Most bright stars in our Milky Way Galaxy reside in a disk. Since our Sun also resides in this disk, these stars appear to us as a diffuse band that circles the sky. The above panorama of a northern band of the Milky Way's disk covers 90 degrees and is a digitally created mosaic of several independent exposures. Scrolling right will display the rest of this spectacular picture. Visible are many bright stars, dark dust lanes, red emission nebulae, blue reflection nebulae, and clusters of stars. In addition to all this matter that we can see, astronomers suspect there exists even more dark matter that we cannot see.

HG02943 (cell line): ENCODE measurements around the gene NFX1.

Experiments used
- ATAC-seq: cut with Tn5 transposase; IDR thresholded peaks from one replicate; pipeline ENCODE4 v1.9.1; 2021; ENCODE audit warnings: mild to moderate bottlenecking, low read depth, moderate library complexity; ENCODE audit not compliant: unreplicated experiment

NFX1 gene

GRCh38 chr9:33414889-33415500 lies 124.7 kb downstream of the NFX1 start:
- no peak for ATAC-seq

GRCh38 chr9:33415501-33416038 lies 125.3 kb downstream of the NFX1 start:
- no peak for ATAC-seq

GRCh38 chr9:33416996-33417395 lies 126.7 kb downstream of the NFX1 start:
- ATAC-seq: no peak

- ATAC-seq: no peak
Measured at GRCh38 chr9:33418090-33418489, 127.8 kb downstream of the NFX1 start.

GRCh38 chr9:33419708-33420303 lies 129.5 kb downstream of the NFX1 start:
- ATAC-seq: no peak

Four bright celestial beacons and a faint triangle of light follow the plane of the ecliptic as it arcs high through this southern hemisphere night skyscape. Seen on a July winter night from Lake Taupo on New Zealand's North Island, the line-up features Venus, Regulus (alpha star of Leo), Mars, and Saturn from lower left to upper right. Just put your cursor over the picture to identify the planets and constellations. The delicate luminous glow of Zodiacal Light, sunlight scattered by dust along the ecliptic, also rises above the horizon from the lower left. Of course, defined by the path of the Sun through planet Earth's sky, the ecliptic plane rides low during July nights in the northern hemisphere's summer skies. Tomorrow, the Moon and Sun will meet on the ecliptic. Along a track across the southern Pacific Ocean, the daytime sky will feature a total solar eclipse.